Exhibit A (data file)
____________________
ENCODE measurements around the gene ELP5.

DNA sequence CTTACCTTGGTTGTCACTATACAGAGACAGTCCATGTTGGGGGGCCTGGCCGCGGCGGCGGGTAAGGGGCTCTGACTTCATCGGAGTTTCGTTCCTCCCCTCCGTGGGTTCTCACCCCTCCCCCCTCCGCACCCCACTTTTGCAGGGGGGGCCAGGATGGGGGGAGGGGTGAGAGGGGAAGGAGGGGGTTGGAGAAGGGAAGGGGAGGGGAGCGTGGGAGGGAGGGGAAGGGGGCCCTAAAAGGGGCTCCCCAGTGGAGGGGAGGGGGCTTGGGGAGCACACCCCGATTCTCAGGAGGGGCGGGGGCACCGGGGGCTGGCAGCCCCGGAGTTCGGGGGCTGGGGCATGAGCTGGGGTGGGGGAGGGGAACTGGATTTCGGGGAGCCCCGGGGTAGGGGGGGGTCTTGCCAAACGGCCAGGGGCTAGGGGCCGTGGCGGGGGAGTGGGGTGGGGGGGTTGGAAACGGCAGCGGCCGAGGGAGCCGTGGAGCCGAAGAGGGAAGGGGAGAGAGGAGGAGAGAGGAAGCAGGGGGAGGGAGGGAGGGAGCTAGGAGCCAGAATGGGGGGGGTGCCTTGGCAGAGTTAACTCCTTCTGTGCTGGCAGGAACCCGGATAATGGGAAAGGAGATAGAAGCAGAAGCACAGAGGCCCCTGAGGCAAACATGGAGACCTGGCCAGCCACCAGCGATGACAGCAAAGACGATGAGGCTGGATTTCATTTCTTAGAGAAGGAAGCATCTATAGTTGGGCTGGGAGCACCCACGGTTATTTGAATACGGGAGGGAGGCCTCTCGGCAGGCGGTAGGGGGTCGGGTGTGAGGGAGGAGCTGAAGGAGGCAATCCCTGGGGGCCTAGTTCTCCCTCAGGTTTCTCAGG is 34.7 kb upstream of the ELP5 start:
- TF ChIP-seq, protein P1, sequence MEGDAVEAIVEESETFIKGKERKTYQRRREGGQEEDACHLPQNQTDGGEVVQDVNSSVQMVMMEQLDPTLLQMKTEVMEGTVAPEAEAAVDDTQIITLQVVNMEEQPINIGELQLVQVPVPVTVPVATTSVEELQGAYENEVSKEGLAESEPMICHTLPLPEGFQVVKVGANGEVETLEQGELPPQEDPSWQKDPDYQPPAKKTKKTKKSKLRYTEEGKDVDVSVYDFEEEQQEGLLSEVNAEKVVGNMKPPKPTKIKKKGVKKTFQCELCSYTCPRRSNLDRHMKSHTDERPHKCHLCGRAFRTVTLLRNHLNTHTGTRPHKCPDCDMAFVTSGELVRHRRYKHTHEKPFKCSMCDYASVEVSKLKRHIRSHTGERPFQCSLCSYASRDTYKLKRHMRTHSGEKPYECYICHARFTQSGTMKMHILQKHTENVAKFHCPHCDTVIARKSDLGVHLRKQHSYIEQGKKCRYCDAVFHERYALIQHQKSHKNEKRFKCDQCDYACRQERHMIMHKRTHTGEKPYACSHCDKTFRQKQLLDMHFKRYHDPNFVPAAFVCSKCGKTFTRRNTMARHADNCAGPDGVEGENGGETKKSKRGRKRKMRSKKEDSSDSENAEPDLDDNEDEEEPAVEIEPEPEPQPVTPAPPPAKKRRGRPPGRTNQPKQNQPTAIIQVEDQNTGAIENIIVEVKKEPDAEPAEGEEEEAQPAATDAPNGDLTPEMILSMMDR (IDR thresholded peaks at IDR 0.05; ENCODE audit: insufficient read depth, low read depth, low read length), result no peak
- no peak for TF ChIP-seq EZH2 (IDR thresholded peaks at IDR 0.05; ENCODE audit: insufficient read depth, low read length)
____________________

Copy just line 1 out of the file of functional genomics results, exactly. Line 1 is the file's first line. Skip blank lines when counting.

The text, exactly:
ENCODE measurements around the gene ELP5.